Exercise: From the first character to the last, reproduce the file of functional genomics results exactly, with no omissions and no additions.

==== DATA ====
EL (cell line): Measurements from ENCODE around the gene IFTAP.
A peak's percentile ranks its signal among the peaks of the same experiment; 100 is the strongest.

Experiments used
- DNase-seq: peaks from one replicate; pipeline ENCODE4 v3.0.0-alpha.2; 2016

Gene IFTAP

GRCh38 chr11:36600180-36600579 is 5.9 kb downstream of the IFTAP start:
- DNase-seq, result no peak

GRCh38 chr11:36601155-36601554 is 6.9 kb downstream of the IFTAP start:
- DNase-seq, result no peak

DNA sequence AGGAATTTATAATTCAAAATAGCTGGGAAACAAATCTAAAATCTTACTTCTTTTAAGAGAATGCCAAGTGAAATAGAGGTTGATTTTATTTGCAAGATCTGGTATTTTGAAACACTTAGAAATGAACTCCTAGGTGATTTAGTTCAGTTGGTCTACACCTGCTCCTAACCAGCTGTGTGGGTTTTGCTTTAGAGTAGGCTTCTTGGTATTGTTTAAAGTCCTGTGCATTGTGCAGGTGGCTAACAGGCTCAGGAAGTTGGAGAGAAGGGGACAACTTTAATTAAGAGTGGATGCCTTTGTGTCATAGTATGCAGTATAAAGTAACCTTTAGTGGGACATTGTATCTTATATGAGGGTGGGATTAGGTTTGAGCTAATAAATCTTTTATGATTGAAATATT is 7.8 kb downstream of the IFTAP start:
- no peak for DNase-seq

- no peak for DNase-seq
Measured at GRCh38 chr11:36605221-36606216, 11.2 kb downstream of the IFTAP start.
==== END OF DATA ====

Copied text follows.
EL (cell line): Measurements from ENCODE around the gene IFTAP.
A peak's percentile ranks its signal among the peaks of the same experiment; 100 is the strongest.

Experiments used
- DNase-seq: peaks from one replicate; pipeline ENCODE4 v3.0.0-alpha.2; 2016

Gene IFTAP

GRCh38 chr11:36600180-36600579 is 5.9 kb downstream of the IFTAP start:
- DNase-seq, result no peak

GRCh38 chr11:36601155-36601554 is 6.9 kb downstream of the IFTAP start:
- DNase-seq, result no peak

DNA sequence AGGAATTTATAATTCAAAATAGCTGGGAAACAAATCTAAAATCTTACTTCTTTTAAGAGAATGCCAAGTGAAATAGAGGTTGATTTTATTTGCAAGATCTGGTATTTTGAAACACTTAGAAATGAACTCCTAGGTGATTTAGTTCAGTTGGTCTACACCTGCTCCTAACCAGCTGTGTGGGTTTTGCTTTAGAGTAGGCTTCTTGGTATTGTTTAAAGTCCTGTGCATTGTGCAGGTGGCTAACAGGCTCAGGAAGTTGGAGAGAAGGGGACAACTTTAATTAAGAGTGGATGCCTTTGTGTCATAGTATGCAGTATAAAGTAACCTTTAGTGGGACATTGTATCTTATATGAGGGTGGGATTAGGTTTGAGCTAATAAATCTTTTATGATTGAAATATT is 7.8 kb downstream of the IFTAP start:
- no peak for DNase-seq

- no peak for DNase-seq
Measured at GRCh38 chr11:36605221-36606216, 11.2 kb downstream of the IFTAP start.